The problem is that no matter how the payment got to the wrong account, some person out there is short $17.xx and it’s unlikely that D* will actively pursue it. In fact, my guess is that they will send nasty letters to the person whose account is missing the payment. That person will claim it was made but will have to bear the responsibility of proof. Since few banks send back canceled checks, the person will likely have to pay the bank to research the check and send a copy of it to D*. Since that will probably cost almost as much as just paying the erroneous $17.xx arrearage, well, you see the problem…
 

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rudeney said:
I agree that it's probably not best to give every CSR access to customer's financial account information, but I'll bet there's some department within the monolithic bureaucracy that has access. It's likely that physical checks are processed by a lock-box service and they nearly always image all documents, including the envelope, and store that along with the transaction data. There should be some back-office accounting group where a CSR can send a request to have this researched. All it would take is a person looking at the images from that transaction to see where the payment actually belongs.

The problem is that no matter how the payment got to the wrong account, some person out there is short $17.xx and it's unlikely that D* will actively pursue it. In fact, my guess is that they will send nasty letters to the person whose account is missing the payment. That person will claim it was made but will have to bear the responsibility of proof. Since few banks send back canceled checks, the person will likely have to pay the bank to research the check and send a copy of it to D*. Since that will probably cost almost as much as just paying the erroneous $17.xx arrearage, well, you see the problem…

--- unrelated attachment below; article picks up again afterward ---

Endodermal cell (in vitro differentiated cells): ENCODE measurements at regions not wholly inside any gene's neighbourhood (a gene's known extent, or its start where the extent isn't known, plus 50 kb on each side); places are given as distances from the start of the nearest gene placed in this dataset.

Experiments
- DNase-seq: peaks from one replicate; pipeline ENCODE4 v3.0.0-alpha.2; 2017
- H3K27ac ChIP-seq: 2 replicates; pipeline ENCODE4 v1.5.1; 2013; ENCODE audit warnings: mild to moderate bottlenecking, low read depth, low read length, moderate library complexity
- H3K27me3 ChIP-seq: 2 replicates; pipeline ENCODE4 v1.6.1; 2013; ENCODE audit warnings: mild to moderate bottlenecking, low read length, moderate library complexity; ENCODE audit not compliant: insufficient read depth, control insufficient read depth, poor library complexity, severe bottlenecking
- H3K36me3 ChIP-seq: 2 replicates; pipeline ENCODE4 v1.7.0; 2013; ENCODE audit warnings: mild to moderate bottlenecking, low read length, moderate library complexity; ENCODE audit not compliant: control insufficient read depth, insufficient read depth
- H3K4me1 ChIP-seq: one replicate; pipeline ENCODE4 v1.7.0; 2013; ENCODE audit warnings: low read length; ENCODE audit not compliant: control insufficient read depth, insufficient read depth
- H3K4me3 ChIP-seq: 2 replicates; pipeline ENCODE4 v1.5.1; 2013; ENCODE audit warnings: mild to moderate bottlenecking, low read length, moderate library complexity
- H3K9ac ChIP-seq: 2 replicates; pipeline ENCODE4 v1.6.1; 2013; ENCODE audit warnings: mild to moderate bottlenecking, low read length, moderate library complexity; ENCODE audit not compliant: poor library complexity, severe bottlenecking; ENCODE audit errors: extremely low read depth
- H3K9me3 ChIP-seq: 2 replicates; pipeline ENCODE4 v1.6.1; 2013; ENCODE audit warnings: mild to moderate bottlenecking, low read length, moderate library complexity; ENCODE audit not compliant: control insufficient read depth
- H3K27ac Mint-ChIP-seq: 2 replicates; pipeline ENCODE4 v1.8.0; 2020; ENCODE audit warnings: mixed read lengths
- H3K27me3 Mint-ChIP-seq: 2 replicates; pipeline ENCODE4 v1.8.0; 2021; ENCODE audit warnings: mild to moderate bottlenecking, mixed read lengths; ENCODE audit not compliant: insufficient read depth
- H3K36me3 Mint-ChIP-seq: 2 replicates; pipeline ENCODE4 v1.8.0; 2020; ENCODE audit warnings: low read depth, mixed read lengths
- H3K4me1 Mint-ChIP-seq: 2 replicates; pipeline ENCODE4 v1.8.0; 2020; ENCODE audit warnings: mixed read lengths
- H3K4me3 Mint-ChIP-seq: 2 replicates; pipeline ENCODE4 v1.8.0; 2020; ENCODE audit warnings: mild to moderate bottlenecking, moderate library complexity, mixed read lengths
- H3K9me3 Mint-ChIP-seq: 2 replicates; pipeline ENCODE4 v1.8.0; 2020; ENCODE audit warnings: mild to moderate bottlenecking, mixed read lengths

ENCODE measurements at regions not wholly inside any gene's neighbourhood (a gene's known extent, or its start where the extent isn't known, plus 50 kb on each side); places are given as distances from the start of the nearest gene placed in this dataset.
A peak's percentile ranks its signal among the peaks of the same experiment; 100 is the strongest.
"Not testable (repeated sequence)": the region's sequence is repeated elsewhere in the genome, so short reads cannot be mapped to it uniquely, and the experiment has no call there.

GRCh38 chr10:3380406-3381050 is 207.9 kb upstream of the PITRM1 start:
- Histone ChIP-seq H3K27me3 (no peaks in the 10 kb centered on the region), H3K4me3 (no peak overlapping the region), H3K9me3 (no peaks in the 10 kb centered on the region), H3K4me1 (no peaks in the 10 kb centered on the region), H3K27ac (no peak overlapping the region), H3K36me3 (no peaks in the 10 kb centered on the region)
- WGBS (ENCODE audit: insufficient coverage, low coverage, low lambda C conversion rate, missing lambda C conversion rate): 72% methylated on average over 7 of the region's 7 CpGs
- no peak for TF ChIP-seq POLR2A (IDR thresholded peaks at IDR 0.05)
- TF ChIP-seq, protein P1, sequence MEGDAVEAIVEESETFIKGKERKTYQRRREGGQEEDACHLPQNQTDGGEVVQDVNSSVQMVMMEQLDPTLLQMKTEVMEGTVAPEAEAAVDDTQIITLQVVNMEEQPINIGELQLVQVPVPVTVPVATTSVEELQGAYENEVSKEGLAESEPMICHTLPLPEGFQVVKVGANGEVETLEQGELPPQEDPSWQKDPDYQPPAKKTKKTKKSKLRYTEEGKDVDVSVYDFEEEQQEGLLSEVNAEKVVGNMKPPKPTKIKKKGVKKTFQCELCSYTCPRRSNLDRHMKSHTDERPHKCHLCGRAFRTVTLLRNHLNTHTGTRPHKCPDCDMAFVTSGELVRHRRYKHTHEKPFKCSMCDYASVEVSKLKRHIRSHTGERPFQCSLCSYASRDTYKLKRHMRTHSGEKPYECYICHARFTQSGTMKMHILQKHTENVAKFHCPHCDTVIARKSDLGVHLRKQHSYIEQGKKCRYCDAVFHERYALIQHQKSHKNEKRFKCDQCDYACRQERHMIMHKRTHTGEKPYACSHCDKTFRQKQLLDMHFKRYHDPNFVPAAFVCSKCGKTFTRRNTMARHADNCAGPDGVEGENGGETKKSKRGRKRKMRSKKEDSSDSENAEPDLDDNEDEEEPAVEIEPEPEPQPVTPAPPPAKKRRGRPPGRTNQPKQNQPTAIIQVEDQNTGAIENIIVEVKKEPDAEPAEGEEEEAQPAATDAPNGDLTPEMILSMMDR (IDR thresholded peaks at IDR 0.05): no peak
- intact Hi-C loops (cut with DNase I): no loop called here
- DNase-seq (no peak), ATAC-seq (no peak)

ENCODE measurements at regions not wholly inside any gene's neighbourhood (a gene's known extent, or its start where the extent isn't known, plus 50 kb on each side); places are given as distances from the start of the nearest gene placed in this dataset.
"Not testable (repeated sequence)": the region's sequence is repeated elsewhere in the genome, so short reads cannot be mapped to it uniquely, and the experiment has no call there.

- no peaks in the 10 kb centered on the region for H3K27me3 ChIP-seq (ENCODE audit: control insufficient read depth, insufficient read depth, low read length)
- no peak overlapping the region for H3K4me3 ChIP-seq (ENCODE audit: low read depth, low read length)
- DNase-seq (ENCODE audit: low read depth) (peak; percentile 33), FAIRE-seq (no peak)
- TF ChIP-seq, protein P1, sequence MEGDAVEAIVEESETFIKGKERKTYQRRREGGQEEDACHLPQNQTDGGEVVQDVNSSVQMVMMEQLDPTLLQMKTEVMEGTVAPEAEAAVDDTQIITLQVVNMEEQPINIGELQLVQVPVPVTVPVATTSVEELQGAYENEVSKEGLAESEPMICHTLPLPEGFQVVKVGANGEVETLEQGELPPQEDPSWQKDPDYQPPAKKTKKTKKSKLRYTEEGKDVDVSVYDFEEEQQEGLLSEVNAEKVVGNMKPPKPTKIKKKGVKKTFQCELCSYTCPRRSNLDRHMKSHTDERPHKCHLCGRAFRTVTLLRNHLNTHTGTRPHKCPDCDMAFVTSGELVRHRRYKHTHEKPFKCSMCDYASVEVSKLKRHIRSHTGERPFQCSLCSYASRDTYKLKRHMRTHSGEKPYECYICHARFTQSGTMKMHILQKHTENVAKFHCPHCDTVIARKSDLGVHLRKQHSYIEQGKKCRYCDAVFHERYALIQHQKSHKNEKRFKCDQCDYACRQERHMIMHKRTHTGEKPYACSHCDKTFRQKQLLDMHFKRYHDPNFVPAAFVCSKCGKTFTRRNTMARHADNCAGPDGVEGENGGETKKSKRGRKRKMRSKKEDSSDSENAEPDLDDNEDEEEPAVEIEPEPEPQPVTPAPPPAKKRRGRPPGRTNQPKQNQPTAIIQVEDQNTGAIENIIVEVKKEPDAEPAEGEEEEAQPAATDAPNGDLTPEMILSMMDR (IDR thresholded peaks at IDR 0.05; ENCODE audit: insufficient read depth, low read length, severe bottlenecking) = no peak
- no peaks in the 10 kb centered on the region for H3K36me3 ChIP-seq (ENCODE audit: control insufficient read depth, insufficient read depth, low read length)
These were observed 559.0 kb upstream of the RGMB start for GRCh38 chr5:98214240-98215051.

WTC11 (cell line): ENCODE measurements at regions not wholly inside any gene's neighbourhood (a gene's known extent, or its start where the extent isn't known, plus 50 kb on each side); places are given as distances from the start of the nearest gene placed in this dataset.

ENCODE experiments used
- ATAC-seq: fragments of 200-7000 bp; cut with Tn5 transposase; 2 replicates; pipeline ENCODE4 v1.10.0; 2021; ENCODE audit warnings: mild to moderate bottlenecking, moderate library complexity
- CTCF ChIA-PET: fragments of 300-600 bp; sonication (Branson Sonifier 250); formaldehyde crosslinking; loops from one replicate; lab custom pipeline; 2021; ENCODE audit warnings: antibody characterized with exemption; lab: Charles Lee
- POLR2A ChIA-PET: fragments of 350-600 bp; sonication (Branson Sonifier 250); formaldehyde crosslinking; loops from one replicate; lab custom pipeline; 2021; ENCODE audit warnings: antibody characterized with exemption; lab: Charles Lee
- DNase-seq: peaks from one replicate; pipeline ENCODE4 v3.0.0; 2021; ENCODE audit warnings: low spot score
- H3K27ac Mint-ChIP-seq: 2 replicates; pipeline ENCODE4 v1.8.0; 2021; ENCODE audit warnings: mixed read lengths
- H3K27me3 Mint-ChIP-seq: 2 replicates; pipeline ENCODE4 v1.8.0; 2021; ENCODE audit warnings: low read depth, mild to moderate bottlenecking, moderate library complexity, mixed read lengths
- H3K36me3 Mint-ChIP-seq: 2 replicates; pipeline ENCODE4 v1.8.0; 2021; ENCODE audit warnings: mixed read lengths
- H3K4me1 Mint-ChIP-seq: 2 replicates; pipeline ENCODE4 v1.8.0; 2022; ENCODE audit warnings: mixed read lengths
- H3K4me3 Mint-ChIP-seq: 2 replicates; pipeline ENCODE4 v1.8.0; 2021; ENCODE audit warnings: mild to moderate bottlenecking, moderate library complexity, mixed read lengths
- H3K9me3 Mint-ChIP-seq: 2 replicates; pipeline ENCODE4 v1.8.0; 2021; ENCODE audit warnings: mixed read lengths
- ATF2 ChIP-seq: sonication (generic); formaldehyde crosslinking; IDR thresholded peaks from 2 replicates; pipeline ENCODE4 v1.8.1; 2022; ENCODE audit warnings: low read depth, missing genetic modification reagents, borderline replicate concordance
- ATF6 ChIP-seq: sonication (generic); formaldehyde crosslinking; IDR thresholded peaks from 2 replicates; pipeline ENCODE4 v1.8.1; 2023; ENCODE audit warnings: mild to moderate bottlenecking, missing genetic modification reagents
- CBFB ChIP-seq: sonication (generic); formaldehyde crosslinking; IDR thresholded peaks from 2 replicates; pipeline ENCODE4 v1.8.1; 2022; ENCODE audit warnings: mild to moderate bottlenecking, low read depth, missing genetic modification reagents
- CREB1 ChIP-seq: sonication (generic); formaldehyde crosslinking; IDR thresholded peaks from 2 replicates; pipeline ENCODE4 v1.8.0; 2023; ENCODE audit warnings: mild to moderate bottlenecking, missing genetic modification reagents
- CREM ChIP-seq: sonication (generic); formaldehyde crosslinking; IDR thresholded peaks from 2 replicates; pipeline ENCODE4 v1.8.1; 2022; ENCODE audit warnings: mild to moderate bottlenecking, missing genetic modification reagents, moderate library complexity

Don't forget, DirecTV will probably charge the other person a late fee. And when the other person proves to DirecTV that they actually paid on time, instead of crediting the account for the amount of the check and the late fee, DirecTV will probably issue the credit as a promotional freebie.

So now the other customer will have to go through the hassle of proving they paid and fight with DirecTV to get their bill corrected. Then they'll be charged with freebies which will impact their ability to receive future promotions that they will have otherwise earned.

But at least they'll get three months of Starz for free. :nono2:
 

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reminds me of a funny billing issue my aunt had on her bank account...5 figures got transferred in there..she called to ask what was up..took a while but they found out some company paid their quarterly tax bill to her !

also someone else was paying a certain bill of mine for 4 years and i didnt realize it. And the company knew it wasnt my fault so didnt come after me for that bill. I now will have that company in my life for a long time because i'd call that good service
 

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Legend